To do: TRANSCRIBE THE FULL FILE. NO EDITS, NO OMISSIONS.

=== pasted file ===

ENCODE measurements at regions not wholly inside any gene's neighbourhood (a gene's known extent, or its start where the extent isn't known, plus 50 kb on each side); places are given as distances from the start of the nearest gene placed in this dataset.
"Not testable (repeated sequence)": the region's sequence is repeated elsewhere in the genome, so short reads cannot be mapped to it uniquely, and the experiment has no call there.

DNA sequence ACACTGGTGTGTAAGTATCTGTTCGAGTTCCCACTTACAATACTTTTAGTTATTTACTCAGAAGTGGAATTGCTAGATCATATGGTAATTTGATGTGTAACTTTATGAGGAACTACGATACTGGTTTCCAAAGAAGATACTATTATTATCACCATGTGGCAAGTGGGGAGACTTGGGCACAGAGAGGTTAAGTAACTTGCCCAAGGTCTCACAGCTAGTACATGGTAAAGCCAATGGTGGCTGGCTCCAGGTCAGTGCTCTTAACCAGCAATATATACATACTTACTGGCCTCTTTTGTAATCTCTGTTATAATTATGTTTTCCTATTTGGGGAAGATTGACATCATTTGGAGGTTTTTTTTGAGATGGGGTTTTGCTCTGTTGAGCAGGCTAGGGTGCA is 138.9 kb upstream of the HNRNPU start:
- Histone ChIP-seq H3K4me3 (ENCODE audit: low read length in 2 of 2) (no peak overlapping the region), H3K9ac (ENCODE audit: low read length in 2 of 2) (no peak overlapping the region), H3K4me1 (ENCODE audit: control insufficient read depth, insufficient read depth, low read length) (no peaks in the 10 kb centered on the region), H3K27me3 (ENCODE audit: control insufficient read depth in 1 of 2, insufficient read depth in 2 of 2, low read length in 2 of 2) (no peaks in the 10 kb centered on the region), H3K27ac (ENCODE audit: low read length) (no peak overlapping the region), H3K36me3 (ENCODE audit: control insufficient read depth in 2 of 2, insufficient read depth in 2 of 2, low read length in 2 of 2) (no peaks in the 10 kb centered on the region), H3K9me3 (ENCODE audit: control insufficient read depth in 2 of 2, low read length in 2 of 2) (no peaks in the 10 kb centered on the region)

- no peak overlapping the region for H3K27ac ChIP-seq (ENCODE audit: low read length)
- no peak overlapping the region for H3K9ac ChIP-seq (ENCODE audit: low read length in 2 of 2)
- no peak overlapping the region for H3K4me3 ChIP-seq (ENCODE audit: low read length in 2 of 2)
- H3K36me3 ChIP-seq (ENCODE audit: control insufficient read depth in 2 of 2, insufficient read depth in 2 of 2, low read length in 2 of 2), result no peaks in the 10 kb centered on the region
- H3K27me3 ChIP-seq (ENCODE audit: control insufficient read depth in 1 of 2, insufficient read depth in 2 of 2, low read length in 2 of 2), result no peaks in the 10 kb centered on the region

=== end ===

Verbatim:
ENCODE measurements at regions not wholly inside any gene's neighbourhood (a gene's known extent, or its start where the extent isn't known, plus 50 kb on each side); places are given as distances from the start of the nearest gene placed in this dataset.
"Not testable (repeated sequence)": the region's sequence is repeated elsewhere in the genome, so short reads cannot be mapped to it uniquely, and the experiment has no call there.

DNA sequence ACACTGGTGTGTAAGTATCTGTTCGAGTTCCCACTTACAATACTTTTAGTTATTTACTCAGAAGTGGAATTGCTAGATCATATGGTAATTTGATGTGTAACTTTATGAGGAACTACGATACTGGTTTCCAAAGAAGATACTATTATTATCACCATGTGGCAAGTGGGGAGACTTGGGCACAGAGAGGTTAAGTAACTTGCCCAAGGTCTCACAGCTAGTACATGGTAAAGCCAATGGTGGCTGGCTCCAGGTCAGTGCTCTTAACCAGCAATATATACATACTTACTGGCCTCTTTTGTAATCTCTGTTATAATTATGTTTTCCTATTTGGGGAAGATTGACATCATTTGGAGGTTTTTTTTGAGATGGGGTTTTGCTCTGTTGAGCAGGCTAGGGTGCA is 138.9 kb upstream of the HNRNPU start:
- Histone ChIP-seq H3K4me3 (ENCODE audit: low read length in 2 of 2) (no peak overlapping the region), H3K9ac (ENCODE audit: low read length in 2 of 2) (no peak overlapping the region), H3K4me1 (ENCODE audit: control insufficient read depth, insufficient read depth, low read length) (no peaks in the 10 kb centered on the region), H3K27me3 (ENCODE audit: control insufficient read depth in 1 of 2, insufficient read depth in 2 of 2, low read length in 2 of 2) (no peaks in the 10 kb centered on the region), H3K27ac (ENCODE audit: low read length) (no peak overlapping the region), H3K36me3 (ENCODE audit: control insufficient read depth in 2 of 2, insufficient read depth in 2 of 2, low read length in 2 of 2) (no peaks in the 10 kb centered on the region), H3K9me3 (ENCODE audit: control insufficient read depth in 2 of 2, low read length in 2 of 2) (no peaks in the 10 kb centered on the region)

- no peak overlapping the region for H3K27ac ChIP-seq (ENCODE audit: low read length)
- no peak overlapping the region for H3K9ac ChIP-seq (ENCODE audit: low read length in 2 of 2)
- no peak overlapping the region for H3K4me3 ChIP-seq (ENCODE audit: low read length in 2 of 2)
- H3K36me3 ChIP-seq (ENCODE audit: control insufficient read depth in 2 of 2, insufficient read depth in 2 of 2, low read length in 2 of 2), result no peaks in the 10 kb centered on the region
- H3K27me3 ChIP-seq (ENCODE audit: control insufficient read depth in 1 of 2, insufficient read depth in 2 of 2, low read length in 2 of 2), result no peaks in the 10 kb centered on the region